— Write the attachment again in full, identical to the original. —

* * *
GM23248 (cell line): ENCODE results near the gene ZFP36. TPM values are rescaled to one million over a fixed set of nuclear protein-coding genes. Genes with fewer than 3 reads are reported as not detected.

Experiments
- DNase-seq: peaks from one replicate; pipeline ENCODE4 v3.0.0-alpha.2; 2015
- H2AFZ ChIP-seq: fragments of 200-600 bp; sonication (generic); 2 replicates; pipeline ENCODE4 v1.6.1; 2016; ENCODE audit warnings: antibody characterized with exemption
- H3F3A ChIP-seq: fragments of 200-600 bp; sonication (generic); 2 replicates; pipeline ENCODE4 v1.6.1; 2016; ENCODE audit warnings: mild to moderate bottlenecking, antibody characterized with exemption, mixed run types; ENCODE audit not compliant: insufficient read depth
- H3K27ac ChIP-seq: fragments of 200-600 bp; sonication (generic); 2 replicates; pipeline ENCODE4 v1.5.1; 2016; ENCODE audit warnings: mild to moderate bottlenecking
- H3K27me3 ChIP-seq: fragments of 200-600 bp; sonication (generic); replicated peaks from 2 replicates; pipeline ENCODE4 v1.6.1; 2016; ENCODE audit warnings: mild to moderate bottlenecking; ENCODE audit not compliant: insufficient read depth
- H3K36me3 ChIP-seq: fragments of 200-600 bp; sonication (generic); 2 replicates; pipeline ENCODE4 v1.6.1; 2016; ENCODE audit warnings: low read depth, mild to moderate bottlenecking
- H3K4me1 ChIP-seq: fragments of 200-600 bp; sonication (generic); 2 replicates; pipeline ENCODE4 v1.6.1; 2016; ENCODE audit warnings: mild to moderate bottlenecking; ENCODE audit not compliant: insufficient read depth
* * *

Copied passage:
GM23248 (cell line): ENCODE results near the gene ZFP36. TPM values are rescaled to one million over a fixed set of nuclear protein-coding genes. Genes with fewer than 3 reads are reported as not detected.

Experiments
- DNase-seq: peaks from one replicate; pipeline ENCODE4 v3.0.0-alpha.2; 2015
- H2AFZ ChIP-seq: fragments of 200-600 bp; sonication (generic); 2 replicates; pipeline ENCODE4 v1.6.1; 2016; ENCODE audit warnings: antibody characterized with exemption
- H3F3A ChIP-seq: fragments of 200-600 bp; sonication (generic); 2 replicates; pipeline ENCODE4 v1.6.1; 2016; ENCODE audit warnings: mild to moderate bottlenecking, antibody characterized with exemption, mixed run types; ENCODE audit not compliant: insufficient read depth
- H3K27ac ChIP-seq: fragments of 200-600 bp; sonication (generic); 2 replicates; pipeline ENCODE4 v1.5.1; 2016; ENCODE audit warnings: mild to moderate bottlenecking
- H3K27me3 ChIP-seq: fragments of 200-600 bp; sonication (generic); replicated peaks from 2 replicates; pipeline ENCODE4 v1.6.1; 2016; ENCODE audit warnings: mild to moderate bottlenecking; ENCODE audit not compliant: insufficient read depth
- H3K36me3 ChIP-seq: fragments of 200-600 bp; sonication (generic); 2 replicates; pipeline ENCODE4 v1.6.1; 2016; ENCODE audit warnings: low read depth, mild to moderate bottlenecking
- H3K4me1 ChIP-seq: fragments of 200-600 bp; sonication (generic); 2 replicates; pipeline ENCODE4 v1.6.1; 2016; ENCODE audit warnings: mild to moderate bottlenecking; ENCODE audit not compliant: insufficient read depth